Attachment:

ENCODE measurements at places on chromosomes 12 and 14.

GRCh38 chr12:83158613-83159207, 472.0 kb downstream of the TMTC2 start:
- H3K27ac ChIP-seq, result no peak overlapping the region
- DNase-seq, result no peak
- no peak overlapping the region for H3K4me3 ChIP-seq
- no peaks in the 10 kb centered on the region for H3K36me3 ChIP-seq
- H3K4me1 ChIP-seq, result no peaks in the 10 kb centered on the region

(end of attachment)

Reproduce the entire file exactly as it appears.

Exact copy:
ENCODE measurements at places on chromosomes 12 and 14.

GRCh38 chr12:83158613-83159207, 472.0 kb downstream of the TMTC2 start:
- H3K27ac ChIP-seq, result no peak overlapping the region
- DNase-seq, result no peak
- no peak overlapping the region for H3K4me3 ChIP-seq
- no peaks in the 10 kb centered on the region for H3K36me3 ChIP-seq
- H3K4me1 ChIP-seq, result no peaks in the 10 kb centered on the region